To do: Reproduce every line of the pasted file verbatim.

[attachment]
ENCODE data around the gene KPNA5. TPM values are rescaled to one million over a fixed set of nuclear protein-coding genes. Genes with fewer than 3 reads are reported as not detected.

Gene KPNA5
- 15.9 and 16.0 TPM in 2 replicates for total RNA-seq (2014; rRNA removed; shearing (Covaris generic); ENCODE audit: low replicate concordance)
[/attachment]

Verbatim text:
ENCODE data around the gene KPNA5. TPM values are rescaled to one million over a fixed set of nuclear protein-coding genes. Genes with fewer than 3 reads are reported as not detected.

Gene KPNA5
- 15.9 and 16.0 TPM in 2 replicates for total RNA-seq (2014; rRNA removed; shearing (Covaris generic); ENCODE audit: low replicate concordance)